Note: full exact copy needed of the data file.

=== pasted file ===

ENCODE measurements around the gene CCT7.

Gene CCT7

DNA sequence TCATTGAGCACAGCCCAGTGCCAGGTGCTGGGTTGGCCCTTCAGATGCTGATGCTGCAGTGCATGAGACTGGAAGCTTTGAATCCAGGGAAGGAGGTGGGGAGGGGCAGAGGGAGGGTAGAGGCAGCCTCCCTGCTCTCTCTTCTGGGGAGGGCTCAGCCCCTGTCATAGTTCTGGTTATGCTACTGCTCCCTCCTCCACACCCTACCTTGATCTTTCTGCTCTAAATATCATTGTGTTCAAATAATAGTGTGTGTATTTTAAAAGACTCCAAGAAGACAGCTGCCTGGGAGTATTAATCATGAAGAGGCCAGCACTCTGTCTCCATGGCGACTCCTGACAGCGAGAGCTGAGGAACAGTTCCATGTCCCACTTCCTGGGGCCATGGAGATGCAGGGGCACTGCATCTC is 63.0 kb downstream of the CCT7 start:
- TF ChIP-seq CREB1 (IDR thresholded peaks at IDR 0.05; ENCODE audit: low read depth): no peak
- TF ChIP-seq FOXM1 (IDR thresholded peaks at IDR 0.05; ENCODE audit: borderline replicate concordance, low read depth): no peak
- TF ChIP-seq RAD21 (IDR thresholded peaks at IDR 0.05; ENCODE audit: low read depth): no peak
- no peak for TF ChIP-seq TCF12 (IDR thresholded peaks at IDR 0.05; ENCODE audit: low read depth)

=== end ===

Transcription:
ENCODE measurements around the gene CCT7.

Gene CCT7

DNA sequence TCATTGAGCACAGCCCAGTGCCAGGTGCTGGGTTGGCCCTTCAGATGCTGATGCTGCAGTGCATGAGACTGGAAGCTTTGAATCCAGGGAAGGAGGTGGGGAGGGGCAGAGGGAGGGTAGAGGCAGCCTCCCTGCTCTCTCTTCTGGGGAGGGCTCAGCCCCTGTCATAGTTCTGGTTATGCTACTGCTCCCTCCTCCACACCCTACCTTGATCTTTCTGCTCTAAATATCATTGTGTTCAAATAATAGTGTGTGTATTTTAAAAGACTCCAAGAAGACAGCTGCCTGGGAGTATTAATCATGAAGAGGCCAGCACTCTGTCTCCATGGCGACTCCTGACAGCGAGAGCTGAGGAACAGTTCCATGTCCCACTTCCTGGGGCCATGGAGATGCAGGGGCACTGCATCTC is 63.0 kb downstream of the CCT7 start:
- TF ChIP-seq CREB1 (IDR thresholded peaks at IDR 0.05; ENCODE audit: low read depth): no peak
- TF ChIP-seq FOXM1 (IDR thresholded peaks at IDR 0.05; ENCODE audit: borderline replicate concordance, low read depth): no peak
- TF ChIP-seq RAD21 (IDR thresholded peaks at IDR 0.05; ENCODE audit: low read depth): no peak
- no peak for TF ChIP-seq TCF12 (IDR thresholded peaks at IDR 0.05; ENCODE audit: low read depth)